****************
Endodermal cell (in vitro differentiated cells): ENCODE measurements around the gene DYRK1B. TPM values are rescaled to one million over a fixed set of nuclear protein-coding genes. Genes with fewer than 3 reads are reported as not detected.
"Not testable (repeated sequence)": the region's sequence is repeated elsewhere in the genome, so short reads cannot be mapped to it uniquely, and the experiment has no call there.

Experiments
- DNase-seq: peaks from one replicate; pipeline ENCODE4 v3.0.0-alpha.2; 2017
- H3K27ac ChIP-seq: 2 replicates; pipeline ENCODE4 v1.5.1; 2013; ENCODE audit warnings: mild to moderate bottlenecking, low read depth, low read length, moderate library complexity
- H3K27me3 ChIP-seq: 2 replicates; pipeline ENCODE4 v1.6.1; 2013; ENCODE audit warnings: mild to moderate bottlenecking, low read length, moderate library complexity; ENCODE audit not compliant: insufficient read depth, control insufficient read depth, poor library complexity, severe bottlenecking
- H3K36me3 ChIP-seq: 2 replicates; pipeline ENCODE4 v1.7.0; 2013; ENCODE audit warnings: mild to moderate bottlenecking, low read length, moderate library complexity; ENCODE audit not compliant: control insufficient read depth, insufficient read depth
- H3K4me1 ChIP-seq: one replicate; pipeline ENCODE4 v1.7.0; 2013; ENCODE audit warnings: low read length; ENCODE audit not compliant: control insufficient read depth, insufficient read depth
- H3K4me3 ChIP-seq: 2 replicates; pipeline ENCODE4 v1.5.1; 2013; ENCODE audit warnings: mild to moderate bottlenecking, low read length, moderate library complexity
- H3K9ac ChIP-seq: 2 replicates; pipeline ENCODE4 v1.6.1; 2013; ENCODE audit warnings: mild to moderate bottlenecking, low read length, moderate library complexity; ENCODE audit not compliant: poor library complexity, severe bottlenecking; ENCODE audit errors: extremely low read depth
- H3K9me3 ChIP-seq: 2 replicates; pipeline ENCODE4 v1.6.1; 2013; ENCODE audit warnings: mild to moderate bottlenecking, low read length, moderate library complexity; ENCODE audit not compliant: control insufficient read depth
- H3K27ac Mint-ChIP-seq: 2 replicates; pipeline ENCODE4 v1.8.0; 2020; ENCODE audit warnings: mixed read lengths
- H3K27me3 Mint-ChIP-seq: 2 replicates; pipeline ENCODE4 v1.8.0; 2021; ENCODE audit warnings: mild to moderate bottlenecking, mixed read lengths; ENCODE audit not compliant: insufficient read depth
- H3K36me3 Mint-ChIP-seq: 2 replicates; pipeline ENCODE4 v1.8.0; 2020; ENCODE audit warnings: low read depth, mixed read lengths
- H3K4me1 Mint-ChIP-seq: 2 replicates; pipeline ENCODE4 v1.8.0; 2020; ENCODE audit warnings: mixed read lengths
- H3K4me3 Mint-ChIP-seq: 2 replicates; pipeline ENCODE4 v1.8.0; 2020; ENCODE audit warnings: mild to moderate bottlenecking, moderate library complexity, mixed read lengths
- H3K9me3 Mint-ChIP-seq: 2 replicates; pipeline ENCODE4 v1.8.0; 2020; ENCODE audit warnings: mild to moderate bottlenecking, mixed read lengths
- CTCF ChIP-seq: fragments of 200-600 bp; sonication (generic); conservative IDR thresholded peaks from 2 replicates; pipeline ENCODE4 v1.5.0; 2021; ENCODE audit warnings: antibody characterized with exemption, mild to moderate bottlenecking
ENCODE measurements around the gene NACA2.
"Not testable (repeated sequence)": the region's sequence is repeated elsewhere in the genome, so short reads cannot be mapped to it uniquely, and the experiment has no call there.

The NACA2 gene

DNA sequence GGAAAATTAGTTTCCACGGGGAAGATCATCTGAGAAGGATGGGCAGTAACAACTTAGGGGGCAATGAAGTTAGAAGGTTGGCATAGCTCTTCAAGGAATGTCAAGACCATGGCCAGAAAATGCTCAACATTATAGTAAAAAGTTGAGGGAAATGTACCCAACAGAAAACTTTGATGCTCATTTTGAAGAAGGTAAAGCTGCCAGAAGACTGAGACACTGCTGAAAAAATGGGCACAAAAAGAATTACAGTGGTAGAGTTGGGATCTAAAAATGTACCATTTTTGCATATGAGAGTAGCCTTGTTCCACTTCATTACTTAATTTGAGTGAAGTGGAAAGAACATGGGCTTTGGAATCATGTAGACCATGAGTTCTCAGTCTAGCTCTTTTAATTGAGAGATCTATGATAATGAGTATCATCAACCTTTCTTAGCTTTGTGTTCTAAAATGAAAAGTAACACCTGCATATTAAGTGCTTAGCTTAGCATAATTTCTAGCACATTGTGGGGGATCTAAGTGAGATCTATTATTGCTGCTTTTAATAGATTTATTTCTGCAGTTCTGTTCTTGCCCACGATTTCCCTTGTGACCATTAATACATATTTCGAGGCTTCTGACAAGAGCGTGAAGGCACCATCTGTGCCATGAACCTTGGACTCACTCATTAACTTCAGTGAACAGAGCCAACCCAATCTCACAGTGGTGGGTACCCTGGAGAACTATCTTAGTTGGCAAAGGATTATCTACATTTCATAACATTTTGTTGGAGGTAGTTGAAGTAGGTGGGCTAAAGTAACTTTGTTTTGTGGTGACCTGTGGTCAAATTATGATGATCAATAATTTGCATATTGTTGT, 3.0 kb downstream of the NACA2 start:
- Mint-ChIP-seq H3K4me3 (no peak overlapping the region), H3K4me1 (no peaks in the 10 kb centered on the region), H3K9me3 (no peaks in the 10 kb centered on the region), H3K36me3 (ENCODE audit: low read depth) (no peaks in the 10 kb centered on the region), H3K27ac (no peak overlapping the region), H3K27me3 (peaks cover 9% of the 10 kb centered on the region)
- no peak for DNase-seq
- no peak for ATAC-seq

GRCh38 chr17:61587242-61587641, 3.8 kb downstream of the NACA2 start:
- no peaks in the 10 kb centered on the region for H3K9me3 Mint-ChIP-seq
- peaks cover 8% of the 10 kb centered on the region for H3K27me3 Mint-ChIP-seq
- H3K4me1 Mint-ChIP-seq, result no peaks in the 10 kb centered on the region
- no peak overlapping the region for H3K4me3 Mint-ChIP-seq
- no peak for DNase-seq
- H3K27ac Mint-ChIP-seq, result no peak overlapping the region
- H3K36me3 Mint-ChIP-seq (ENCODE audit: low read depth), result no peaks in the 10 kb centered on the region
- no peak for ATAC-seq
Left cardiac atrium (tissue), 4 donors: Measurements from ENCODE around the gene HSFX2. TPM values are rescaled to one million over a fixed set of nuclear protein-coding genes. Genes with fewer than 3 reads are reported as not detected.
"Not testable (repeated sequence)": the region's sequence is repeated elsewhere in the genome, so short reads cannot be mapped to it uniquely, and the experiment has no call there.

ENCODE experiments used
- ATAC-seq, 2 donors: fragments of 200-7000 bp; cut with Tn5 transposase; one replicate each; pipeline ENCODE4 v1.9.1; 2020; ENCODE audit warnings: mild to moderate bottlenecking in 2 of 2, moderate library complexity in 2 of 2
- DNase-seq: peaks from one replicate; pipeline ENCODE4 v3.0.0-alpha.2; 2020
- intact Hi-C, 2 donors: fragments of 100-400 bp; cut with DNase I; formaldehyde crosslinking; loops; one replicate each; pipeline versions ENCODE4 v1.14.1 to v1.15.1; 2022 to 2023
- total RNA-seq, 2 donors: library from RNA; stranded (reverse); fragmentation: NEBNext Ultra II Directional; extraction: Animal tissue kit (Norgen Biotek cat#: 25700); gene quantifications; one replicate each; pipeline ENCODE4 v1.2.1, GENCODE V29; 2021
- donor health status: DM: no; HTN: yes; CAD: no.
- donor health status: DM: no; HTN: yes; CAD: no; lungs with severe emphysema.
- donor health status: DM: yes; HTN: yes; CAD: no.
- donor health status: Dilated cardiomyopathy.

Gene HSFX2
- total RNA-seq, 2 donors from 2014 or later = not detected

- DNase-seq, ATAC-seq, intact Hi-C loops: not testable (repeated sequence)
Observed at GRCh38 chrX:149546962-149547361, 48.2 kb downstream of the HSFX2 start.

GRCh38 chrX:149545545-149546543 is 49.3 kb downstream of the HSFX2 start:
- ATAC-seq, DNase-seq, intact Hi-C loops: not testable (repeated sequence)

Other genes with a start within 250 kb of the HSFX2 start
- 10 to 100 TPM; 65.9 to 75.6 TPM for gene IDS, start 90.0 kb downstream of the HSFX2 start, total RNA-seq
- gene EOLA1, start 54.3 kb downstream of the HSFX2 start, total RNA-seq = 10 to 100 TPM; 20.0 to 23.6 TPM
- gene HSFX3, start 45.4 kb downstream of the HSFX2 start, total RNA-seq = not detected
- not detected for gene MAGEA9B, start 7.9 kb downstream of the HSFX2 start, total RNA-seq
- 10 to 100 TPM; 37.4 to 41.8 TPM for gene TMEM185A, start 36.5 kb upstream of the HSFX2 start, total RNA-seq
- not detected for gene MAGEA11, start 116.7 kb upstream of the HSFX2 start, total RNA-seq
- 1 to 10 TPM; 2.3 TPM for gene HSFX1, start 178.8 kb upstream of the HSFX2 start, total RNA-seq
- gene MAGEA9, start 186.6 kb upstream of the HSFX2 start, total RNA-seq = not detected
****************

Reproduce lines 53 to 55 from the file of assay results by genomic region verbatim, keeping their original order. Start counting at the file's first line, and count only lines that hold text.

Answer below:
- 10 to 100 TPM; 65.9 to 75.6 TPM for gene IDS, start 90.0 kb downstream of the HSFX2 start, total RNA-seq
- gene EOLA1, start 54.3 kb downstream of the HSFX2 start, total RNA-seq = 10 to 100 TPM; 20.0 to 23.6 TPM
- gene HSFX3, start 45.4 kb downstream of the HSFX2 start, total RNA-seq = not detected